Copyright protects one’s creative works, such as art, music, poems, etc., and prevents others from using it without the creator’s permission. Using or copying someone’s copyrighted work leads to infringement, and the infringing party should pay and compensate for the losses to the copyright owner. However, there are some cases in which using a copyrighted work without the creator’s permission is acceptable. It is called the copyright fair use and exceptions, and it is acceptable only when the use is limited to certain conditions. Let us dive deep into copyright fair use and exceptions in the USA.
Exceptions To Copyright Infringement
Anyone who wants to use, modify, or sell the copyright of others should obtain a proper license before doing that. If not, it will result in copyright infringement, and the infringer has to pay for the losses that occurred because of the infringement to the copyright owner. In certain cases, using one’s copyrighted work is acceptable. They are,
- Using copyrighted material for face-to-face training.
- Using copyright for distance education (TEACH Act)
- Using copyright under the rule of fair use.
The first two exceptions state that copyrighted work can be displayed for a teaching purpose in a face-to-face or online classroom. Also, the TEACH Act requires a copyrighted statement to be mentioned in the learning materials provided to the students. The following passages will teach us about the third exception (Fair Use).
Fair Use of Copyright- Explained
Fair use of copyright means using a copyrighted work without a license or permission from the copyright owner. Using copyright for several activities such as teaching, research, criticism, and reporting will be included under fair use and doesn’t require a license from the copyright owner. However, copyright usage will be permitted under fair use if it follows certain factors. Let us discuss each fair use factor in detail.
Fair Use of Copyright- Factors to be Considered
Before using anyone’s copyright without permission, ensure that your fair use is limited to the following factors:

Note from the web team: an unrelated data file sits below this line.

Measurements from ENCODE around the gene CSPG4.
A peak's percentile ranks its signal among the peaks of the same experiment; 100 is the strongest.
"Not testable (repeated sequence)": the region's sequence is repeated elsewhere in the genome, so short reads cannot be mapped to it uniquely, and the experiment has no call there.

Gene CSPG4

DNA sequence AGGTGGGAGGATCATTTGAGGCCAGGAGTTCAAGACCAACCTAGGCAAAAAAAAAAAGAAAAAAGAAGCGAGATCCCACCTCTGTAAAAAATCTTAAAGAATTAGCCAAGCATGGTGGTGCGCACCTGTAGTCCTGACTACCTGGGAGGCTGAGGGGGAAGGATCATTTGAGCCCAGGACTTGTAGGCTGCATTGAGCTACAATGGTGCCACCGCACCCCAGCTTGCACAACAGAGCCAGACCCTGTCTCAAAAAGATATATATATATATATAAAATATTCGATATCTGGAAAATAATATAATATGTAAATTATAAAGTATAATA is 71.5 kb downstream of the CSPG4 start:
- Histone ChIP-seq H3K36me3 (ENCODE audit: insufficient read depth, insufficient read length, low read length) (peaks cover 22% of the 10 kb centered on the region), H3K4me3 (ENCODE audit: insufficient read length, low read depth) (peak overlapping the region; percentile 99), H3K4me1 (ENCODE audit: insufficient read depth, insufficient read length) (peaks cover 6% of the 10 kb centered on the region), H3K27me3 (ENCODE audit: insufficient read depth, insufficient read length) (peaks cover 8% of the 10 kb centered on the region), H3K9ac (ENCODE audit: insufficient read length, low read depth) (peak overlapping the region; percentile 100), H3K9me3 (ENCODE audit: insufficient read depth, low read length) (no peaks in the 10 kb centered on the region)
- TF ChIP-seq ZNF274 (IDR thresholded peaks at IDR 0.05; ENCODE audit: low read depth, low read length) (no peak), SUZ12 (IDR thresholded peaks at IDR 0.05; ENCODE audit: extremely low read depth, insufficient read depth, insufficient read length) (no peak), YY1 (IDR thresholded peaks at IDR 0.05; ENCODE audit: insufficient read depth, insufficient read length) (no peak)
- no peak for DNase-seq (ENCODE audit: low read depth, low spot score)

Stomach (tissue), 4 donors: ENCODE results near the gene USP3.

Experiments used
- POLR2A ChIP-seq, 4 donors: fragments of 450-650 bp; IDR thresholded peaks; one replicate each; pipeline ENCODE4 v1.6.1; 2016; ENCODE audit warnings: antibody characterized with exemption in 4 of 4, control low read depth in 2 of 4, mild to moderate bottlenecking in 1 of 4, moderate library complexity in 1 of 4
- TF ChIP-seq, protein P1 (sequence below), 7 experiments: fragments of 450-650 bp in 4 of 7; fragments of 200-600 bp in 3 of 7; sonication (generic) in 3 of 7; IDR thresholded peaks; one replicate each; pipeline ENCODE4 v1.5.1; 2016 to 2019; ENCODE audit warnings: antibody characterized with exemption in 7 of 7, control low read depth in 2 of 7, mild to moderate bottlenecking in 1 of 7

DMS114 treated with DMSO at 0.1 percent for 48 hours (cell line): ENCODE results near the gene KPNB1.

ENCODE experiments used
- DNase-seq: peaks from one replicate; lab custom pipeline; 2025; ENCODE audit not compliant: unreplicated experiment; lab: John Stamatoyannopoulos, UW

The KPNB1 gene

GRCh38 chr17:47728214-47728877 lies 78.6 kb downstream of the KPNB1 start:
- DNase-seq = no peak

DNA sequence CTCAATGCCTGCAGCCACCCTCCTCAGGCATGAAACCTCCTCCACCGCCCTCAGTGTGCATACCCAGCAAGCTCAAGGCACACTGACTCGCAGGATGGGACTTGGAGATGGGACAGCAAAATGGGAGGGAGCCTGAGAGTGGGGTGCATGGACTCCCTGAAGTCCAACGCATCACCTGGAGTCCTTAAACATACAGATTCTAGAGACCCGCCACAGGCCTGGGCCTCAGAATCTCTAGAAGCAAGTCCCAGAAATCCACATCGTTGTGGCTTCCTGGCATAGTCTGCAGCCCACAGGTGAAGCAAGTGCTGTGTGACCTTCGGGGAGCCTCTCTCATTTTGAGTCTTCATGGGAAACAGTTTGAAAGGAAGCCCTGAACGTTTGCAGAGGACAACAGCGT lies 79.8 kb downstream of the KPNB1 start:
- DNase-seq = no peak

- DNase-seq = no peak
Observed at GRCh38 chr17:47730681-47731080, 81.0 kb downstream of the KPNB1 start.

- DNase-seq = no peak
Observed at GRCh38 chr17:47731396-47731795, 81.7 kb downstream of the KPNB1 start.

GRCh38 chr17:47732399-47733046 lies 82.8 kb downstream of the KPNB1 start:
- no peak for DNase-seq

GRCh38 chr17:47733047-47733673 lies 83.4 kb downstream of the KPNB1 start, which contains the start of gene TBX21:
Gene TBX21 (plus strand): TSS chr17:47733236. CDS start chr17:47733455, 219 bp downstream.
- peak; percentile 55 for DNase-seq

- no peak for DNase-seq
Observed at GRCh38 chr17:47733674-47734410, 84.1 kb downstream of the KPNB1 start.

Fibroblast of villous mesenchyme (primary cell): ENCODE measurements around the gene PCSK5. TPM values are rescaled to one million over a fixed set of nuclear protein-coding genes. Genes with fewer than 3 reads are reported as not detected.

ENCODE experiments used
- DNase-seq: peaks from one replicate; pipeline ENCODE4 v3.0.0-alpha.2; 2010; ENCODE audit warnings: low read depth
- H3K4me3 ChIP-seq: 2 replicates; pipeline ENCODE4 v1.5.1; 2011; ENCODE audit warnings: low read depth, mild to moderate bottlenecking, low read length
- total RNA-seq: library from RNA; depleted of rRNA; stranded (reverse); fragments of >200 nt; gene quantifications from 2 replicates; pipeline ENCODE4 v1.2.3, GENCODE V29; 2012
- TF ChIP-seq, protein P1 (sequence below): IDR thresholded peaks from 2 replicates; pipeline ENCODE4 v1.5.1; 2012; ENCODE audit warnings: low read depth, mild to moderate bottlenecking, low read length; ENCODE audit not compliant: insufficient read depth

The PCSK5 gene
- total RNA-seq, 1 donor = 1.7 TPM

- Purpose of the copyright usage
- The copyright’s nature
- The amount of copyrighted work used
- The effect of the copyright’s usage on the market.
- Purpose of the copyright usage.
If you are using a copyrighted work for an entirely different purpose than the nature of the copyright, it can support fair use. This is called transformative use. For nonprofitable educational and teaching purposes, using a copyright in the course materials or digitizing it for online education (with no access to print) can be accepted as fair use.
- The copyright’s nature: Fair use of copyright depends on the nature and creativity of the copyrighted material. It will not be considered fair use if you are about to use more creative or fictional copyright such as music, art, etc. If it is more non-fictional or factual, it will support fair use. Also, it is always better to use a published work than an unpublished one, as it supports fair use more than an unpublished one.
- The amount of copyrighted work used: Fair use also depends upon the amount of copyrighted material we use. If we use a relatively smaller portion of the work, it will favor fair use. For example, instead of copying the whole work, just taking some lines or paragraphs or pages will not affect the originality of the work and is considered fair use. However, if the small portion has the most weightage and may reject the need to buy that copyrighted material, it will weaken the fair use and may favor the copyright owner. Also, if you are using the work as transformative use for teaching purposes in the appropriate amount, it will support fair use.
- The effect of the copyright’s usage on the market: We knew that if the use is in the appropriate amount, transformative or for teaching purposes, it is acceptable under fair use. However, if the use affects or impacts the potential market, it may not be considered a fair use of the copyright by the court.
To Sum Up
From the above discussion, you now understand the USA’s copyright fair use and exceptions. Copyright protects one’s right or ownership of his creative works and properties. However, the doctrine of fair use allows us to use copyrighted materials to some extent by following certain limitations. If any copyright doesn’t comply with the doctrine of fair use, then a license is required asking permission from the copyright owner.
Suppose you want to protect your intellectual properties by registering a patent, copyright, or trademark with the USPTO (United States Patent and Trademark Office). In that case, Brealant is here to assist you throughout the process. We aim to solve all your IP-related queries and guide you successfully in copyright registrations!